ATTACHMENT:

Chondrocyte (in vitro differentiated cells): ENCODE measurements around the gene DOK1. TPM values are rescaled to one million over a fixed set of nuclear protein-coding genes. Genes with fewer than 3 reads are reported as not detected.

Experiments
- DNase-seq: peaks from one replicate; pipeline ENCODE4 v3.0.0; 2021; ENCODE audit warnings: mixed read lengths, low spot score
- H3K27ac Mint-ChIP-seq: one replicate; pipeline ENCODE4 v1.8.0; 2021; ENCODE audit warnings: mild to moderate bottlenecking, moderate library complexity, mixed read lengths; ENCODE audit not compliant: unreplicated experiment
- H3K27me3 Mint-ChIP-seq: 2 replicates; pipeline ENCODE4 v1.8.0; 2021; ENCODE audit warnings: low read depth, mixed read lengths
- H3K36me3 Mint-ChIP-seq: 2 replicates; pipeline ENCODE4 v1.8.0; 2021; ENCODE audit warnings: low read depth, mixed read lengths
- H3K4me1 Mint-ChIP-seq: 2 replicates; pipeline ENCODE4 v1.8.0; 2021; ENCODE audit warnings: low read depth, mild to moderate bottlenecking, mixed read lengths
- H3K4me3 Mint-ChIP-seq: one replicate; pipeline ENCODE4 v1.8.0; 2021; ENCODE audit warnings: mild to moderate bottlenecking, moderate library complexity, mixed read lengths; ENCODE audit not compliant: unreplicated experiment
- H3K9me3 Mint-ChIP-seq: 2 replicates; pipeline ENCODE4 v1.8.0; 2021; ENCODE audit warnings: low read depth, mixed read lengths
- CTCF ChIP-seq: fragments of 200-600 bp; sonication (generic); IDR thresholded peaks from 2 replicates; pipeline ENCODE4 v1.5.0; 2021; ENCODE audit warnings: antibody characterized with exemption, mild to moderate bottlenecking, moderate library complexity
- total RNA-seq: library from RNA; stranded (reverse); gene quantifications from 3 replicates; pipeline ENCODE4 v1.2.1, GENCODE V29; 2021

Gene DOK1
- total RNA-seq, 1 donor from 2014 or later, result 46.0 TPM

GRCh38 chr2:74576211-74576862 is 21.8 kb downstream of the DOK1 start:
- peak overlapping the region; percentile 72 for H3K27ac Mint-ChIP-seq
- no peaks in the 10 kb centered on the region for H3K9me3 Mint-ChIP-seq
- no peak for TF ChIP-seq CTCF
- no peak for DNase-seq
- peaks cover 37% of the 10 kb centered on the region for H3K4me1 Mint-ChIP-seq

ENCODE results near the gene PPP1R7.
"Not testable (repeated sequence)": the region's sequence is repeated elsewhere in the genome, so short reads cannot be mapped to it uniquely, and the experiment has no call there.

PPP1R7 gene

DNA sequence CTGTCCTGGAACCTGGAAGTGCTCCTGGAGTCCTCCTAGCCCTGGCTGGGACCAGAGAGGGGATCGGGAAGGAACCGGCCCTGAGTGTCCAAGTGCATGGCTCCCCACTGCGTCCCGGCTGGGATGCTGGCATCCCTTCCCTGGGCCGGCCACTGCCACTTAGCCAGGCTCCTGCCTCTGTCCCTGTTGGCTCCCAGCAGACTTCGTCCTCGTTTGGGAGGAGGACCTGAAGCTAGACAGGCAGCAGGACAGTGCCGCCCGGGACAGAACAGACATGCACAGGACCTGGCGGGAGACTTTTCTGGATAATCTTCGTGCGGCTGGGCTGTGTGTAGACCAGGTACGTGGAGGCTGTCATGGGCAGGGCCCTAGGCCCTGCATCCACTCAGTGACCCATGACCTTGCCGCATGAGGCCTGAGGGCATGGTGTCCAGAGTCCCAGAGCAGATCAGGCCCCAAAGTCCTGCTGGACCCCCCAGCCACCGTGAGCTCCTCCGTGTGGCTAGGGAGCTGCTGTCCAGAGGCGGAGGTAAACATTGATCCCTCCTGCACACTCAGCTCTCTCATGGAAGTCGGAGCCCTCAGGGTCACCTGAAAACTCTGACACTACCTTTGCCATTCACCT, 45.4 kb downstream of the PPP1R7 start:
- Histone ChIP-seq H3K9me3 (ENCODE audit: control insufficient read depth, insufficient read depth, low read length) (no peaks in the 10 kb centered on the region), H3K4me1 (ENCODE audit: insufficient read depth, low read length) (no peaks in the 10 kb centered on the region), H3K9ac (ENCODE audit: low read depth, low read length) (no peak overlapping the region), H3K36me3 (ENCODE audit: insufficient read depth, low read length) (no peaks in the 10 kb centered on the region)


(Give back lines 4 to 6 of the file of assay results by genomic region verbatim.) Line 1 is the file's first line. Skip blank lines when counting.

- H3K27ac Mint-ChIP-seq: one replicate; pipeline ENCODE4 v1.8.0; 2021; ENCODE audit warnings: mild to moderate bottlenecking, moderate library complexity, mixed read lengths; ENCODE audit not compliant: unreplicated experiment
- H3K27me3 Mint-ChIP-seq: 2 replicates; pipeline ENCODE4 v1.8.0; 2021; ENCODE audit warnings: low read depth, mixed read lengths
- H3K36me3 Mint-ChIP-seq: 2 replicates; pipeline ENCODE4 v1.8.0; 2021; ENCODE audit warnings: low read depth, mixed read lengths